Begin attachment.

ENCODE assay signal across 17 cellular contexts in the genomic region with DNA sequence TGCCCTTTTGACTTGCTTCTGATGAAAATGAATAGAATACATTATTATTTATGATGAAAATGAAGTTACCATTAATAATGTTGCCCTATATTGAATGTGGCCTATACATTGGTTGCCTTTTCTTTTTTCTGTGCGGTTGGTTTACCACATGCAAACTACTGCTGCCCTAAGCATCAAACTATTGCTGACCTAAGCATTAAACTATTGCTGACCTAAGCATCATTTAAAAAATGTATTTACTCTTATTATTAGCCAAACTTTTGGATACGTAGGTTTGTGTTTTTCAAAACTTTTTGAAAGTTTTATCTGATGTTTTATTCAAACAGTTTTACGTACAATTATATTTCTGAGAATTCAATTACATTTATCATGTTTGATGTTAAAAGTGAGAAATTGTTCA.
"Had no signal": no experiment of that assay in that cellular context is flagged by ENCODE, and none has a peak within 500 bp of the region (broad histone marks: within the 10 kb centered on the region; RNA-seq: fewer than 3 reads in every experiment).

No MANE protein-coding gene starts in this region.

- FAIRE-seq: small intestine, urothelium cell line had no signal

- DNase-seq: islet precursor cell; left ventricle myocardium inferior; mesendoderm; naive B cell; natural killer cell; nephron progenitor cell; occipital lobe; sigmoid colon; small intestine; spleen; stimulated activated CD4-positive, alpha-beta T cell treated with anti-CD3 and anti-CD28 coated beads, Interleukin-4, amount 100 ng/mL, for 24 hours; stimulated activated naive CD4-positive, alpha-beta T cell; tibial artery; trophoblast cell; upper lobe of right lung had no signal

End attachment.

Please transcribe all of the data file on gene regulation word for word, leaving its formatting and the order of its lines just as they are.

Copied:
ENCODE assay signal across 17 cellular contexts in the genomic region with DNA sequence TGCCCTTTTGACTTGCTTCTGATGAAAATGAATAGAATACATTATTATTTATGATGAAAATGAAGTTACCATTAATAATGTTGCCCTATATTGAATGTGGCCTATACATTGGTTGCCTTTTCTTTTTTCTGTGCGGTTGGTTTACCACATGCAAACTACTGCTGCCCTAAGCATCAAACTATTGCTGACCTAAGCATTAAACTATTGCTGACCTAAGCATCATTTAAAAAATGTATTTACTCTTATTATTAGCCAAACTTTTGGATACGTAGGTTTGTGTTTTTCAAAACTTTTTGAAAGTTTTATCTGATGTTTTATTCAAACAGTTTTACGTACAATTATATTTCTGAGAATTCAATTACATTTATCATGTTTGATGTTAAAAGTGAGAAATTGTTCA.
"Had no signal": no experiment of that assay in that cellular context is flagged by ENCODE, and none has a peak within 500 bp of the region (broad histone marks: within the 10 kb centered on the region; RNA-seq: fewer than 3 reads in every experiment).

No MANE protein-coding gene starts in this region.

- FAIRE-seq: small intestine, urothelium cell line had no signal

- DNase-seq: islet precursor cell; left ventricle myocardium inferior; mesendoderm; naive B cell; natural killer cell; nephron progenitor cell; occipital lobe; sigmoid colon; small intestine; spleen; stimulated activated CD4-positive, alpha-beta T cell treated with anti-CD3 and anti-CD28 coated beads, Interleukin-4, amount 100 ng/mL, for 24 hours; stimulated activated naive CD4-positive, alpha-beta T cell; tibial artery; trophoblast cell; upper lobe of right lung had no signal